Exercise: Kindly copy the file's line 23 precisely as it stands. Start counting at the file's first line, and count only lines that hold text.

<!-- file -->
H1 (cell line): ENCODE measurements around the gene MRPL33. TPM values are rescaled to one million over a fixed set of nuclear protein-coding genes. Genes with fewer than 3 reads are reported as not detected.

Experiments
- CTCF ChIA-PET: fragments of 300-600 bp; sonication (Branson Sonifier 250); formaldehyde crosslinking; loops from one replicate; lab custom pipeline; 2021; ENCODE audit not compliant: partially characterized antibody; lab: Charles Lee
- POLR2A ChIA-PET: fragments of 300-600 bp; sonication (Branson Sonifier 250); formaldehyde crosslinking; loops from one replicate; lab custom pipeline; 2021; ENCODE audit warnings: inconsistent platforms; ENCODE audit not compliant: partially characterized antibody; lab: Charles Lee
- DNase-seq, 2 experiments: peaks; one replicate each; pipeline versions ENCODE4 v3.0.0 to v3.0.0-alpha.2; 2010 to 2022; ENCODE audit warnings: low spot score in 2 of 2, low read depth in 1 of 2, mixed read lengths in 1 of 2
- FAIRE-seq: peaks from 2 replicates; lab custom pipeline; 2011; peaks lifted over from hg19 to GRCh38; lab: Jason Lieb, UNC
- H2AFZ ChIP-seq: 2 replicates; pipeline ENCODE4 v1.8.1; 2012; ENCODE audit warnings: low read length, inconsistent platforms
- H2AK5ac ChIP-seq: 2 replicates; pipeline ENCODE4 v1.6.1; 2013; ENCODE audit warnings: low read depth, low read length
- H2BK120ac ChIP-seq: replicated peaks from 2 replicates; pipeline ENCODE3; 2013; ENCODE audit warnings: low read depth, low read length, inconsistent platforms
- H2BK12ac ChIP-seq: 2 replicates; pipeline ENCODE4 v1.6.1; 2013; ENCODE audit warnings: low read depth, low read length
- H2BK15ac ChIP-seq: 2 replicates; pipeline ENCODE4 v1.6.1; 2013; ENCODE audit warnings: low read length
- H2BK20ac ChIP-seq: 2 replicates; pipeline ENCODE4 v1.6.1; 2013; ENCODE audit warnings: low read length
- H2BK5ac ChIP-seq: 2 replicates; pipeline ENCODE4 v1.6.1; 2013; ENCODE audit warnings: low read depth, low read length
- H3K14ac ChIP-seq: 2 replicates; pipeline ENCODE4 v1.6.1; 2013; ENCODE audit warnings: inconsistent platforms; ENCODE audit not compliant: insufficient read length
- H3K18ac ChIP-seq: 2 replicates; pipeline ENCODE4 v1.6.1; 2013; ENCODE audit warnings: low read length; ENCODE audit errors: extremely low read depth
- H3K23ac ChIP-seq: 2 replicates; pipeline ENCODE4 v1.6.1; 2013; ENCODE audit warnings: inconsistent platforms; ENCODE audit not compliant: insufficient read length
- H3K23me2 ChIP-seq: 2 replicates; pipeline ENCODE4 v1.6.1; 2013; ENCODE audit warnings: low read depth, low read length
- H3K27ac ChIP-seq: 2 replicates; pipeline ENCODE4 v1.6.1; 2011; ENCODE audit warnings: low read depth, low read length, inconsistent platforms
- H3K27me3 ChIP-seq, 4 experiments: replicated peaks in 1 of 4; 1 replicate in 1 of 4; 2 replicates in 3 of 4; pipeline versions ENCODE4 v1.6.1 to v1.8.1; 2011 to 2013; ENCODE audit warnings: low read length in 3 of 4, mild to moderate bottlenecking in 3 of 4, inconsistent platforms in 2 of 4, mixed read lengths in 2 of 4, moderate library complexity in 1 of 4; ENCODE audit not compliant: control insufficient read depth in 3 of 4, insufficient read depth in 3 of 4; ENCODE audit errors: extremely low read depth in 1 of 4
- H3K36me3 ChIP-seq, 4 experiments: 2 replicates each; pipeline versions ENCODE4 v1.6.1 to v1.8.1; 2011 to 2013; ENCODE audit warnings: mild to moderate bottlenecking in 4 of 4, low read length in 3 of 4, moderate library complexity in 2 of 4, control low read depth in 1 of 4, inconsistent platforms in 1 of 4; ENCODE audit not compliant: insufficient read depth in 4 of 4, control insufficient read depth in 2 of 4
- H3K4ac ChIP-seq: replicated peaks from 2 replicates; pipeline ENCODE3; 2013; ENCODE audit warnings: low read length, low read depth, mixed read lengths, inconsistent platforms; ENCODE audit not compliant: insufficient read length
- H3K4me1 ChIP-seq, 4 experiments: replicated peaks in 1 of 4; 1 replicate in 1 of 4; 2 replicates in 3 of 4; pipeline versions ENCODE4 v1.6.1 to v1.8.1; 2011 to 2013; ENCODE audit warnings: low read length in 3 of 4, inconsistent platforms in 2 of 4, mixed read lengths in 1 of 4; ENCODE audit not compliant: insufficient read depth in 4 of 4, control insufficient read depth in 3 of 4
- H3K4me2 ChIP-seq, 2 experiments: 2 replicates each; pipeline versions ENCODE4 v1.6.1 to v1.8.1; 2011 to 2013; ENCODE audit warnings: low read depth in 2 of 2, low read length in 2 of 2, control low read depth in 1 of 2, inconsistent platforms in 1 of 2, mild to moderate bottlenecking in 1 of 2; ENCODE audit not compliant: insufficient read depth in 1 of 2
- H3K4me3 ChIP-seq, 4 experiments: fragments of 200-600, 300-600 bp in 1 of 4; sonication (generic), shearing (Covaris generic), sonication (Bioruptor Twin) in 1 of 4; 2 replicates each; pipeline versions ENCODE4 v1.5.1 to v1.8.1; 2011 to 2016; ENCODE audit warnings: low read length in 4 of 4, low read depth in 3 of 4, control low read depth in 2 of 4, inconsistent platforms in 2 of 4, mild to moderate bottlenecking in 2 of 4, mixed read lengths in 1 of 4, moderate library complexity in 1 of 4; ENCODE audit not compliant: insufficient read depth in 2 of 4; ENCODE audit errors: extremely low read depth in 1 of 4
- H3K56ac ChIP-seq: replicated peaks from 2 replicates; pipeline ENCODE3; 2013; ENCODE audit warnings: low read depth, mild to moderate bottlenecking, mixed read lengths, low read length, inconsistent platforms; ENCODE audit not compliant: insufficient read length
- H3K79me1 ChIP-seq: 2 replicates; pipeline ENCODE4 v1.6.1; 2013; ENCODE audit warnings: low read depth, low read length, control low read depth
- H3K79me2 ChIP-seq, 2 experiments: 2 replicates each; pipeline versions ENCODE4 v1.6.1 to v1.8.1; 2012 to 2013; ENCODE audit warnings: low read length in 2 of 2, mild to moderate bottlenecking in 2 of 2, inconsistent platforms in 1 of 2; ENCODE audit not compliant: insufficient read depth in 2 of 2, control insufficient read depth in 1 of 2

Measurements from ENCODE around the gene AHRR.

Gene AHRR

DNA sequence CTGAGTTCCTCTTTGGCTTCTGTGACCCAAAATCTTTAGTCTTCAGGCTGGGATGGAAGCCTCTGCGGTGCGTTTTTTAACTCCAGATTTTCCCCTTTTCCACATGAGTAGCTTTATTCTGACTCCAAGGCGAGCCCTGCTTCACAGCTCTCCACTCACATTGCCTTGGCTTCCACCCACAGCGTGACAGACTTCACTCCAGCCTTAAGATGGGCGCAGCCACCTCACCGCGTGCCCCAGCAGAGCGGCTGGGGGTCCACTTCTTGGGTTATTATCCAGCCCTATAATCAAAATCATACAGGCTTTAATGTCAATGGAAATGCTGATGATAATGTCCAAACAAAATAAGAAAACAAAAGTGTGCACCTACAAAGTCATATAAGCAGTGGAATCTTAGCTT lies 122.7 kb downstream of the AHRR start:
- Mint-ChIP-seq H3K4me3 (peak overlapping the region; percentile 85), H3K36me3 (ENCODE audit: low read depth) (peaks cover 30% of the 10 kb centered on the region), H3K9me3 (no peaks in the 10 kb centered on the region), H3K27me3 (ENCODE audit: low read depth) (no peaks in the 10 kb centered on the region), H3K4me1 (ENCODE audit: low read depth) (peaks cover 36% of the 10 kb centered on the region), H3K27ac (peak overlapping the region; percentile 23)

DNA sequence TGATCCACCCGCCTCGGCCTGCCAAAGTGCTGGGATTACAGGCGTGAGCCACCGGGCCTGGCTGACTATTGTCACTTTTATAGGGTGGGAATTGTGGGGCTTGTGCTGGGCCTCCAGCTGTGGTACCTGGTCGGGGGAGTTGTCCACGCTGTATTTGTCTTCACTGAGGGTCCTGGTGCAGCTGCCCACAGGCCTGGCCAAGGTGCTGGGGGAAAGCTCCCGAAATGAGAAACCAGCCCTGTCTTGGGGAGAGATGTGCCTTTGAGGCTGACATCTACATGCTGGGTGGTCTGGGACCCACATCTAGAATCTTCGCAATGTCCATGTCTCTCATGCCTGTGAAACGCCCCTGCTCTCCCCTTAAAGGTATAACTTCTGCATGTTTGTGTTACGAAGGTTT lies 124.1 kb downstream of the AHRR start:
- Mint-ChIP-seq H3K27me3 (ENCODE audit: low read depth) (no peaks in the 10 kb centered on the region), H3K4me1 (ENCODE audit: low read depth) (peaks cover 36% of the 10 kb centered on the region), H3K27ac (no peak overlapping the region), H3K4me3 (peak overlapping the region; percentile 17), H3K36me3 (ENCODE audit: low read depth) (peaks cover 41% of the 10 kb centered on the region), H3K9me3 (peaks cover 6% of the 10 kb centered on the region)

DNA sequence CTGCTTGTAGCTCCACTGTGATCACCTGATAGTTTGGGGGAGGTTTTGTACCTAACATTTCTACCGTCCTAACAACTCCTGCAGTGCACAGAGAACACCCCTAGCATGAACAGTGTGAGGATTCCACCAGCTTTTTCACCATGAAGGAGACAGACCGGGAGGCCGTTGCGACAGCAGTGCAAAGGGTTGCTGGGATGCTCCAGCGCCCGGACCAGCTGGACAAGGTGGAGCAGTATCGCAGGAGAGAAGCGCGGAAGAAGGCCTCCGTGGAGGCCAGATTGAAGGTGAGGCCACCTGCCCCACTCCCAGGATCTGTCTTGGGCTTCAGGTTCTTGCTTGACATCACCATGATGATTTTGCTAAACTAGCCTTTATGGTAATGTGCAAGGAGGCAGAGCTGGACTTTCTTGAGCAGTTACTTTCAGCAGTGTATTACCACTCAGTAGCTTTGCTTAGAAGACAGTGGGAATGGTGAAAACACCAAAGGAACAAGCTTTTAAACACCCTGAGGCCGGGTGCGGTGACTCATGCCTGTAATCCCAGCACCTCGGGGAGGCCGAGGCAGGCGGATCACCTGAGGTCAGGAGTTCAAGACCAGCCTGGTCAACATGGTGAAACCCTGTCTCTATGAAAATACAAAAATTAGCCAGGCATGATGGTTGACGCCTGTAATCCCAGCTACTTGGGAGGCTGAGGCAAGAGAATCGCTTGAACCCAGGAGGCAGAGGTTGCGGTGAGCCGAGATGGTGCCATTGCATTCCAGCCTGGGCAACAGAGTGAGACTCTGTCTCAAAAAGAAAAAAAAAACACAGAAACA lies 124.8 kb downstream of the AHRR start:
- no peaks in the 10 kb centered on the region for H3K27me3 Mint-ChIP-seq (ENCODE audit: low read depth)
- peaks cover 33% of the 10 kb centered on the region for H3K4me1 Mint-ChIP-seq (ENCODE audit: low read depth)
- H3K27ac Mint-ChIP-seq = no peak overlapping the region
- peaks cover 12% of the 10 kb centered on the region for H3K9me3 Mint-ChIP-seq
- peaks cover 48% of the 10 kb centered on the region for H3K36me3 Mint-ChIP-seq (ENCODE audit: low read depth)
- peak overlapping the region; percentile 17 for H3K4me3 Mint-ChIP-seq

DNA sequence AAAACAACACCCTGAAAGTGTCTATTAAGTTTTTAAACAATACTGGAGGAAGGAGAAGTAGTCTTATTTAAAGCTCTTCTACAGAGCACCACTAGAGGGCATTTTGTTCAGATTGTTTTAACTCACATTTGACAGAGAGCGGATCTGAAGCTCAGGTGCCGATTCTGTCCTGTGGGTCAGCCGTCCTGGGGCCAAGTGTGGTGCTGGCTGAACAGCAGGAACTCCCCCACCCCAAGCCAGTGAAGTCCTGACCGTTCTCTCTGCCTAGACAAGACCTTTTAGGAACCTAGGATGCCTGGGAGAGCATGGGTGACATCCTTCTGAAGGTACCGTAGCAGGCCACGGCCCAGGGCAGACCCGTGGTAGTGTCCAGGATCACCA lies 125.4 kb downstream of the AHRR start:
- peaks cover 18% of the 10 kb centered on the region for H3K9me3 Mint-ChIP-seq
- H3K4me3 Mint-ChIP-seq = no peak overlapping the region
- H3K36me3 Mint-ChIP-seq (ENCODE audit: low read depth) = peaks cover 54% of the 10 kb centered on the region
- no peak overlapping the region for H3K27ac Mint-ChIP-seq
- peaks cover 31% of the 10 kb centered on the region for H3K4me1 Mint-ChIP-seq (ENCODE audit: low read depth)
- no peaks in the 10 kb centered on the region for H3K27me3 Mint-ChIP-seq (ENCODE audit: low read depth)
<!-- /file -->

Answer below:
- H3K4me2 ChIP-seq, 2 experiments: 2 replicates each; pipeline versions ENCODE4 v1.6.1 to v1.8.1; 2011 to 2013; ENCODE audit warnings: low read depth in 2 of 2, low read length in 2 of 2, control low read depth in 1 of 2, inconsistent platforms in 1 of 2, mild to moderate bottlenecking in 1 of 2; ENCODE audit not compliant: insufficient read depth in 1 of 2